SOUTH HADLEY, Mass. -- Michelle Wie is playing her cards just right.
Shirt, shoes and socks by adidas. Glove by Footjoy. A cap emblazoned with "Ledbetter Golf," the golf school in Florida where she honed her swing last winter.
And in her bag ...
"I have a Nike driver, I have Titleist irons, Scotty Cameron putter [Titleist], Vokey wedges [Titleist] and a Titleist Pro V1X [ball]," Wie said, rattling off name after name of potential products that one day soon could be vying for her endorsement, after finishing even-par 71 through Thursday's first round of the Women's U.S. Open.
But executives with those companies shouldn't think they've got their foot in the door with Wie, the 14-year-old women's amateur with the PGA Tour swing off the tee. Wie may someday surpass Serena Williams as the reigning queen of endorsements, but for the time being the millions of dollars will have to await her decision to turn professional, which could be another four years or more down the road.
So, Nike executives who are happy with Wie's choice of driver for the U.S. Open must live with the fact that she is featured on the current issue of "Golf for Women" magazine with a Callaway driver resting on her shoulder. Adidas officials glad to see her wearing their company's spikes might have noticed the Nike swoosh on the shoes worn by her mother, Bo, who follows her daughter from hole to hole.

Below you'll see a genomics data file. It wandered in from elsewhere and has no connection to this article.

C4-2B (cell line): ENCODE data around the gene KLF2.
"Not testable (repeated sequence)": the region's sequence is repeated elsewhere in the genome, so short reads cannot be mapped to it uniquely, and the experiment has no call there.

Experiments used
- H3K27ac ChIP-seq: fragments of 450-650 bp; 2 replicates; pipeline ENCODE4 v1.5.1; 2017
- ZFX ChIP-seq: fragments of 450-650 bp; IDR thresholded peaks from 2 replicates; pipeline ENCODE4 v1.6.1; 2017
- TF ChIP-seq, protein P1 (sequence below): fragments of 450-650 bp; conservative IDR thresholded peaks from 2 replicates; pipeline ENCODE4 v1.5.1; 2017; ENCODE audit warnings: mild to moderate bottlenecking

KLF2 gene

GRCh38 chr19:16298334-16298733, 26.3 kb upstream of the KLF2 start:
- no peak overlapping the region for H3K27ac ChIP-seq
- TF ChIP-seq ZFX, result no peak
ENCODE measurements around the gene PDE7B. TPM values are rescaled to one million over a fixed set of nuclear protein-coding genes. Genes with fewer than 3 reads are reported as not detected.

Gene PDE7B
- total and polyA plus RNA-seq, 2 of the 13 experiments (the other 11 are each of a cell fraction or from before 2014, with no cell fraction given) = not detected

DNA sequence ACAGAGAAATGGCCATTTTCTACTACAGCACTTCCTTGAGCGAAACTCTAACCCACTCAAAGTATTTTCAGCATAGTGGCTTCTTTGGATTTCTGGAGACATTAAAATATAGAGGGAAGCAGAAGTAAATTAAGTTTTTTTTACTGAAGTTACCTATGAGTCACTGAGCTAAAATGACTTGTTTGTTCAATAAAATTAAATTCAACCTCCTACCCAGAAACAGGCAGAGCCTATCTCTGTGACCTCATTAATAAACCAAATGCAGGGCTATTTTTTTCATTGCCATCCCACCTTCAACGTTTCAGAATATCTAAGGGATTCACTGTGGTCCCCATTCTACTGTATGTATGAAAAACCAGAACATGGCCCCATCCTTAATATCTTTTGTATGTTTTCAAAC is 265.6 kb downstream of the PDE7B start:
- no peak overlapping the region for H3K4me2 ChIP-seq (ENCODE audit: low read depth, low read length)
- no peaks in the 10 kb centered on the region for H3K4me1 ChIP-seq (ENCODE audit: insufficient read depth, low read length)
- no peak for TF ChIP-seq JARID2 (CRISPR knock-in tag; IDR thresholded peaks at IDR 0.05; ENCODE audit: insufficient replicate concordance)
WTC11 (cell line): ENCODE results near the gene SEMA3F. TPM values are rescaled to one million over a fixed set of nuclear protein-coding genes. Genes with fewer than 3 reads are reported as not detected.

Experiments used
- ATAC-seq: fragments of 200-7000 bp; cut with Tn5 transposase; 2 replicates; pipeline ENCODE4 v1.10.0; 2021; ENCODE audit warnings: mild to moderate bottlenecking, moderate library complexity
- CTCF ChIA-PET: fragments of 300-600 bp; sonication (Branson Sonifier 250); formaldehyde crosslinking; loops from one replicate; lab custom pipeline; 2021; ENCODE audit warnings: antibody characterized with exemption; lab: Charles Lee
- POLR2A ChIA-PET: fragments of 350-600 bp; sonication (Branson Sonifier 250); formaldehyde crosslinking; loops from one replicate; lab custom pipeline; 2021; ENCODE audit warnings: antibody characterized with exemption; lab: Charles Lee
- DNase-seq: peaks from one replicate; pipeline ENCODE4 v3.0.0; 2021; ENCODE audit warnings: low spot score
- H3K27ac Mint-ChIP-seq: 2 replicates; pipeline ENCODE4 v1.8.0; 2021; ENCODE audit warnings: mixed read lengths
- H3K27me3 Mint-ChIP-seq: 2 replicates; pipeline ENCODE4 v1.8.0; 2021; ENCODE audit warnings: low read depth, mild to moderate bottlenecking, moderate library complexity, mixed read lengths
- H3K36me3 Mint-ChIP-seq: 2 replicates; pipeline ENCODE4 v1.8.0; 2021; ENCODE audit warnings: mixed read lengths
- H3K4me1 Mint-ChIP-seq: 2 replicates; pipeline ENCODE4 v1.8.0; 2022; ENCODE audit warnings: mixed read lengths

"It's like the day she turns pro is the day she says she's going to the Sadie Hawkins dance," LPGA commissioner Ty Votaw said, referring to the high school event that breaks with tradition -- the girls ask the guys for the date. "Companies are circling around hoping that they all want to be lined up in a way where they can hope, 'Maybe it will be me.' "
Wie, whose big swing and steady putting have earned her sponsor exemptions to play in various LPGA and PGA Tour events over the past year, is playing the endorsement game that only a handful of coveted athletes have played before.
After Los Angeles Lakers guard Kobe Bryant parted ways with adidas two years ago, he alternated wearing Reebok and Nike shoes on the basketball court until he signed a five-year, $45 million contract with Nike last summer. After adidas' deal expired with St. Vincent-St. Mary high school, LeBron James gave Nike a chance for the last half of his senior season. Months later, he signed a seven-year, $90 million endorsement deal with the company.
Much like high school basketball players who receive free shoes and apparel from manufacturers while still maintaining their college eligibility, Wie doesn't have to pay a cent for her gear -- ironically, to do so could jeopardize her amateurism.
As long as she is not paid to wear the items and she is not used in advertisements, she can accept them without payment. Buying the clothes at a discount unavailable to the general public would be a violation, according to Donna Mummert, manager of rules of golf and amateur status for the United States Golf Association.
Manufacturers can send Wie gear or equipment to wear or play on the course, as long as the logo on those items is of standard size.
Since a young golfer in this marketing-crazy world has never been this sought after before college, such a case is unprecedented.
Said Mummert: "Her parents call to double check quite often. Whenever there is a question, they want to make sure they are doing everything right."
Darren Rovell covers sports business for ESPN.com. He can be reached at firstname.lastname@example.org.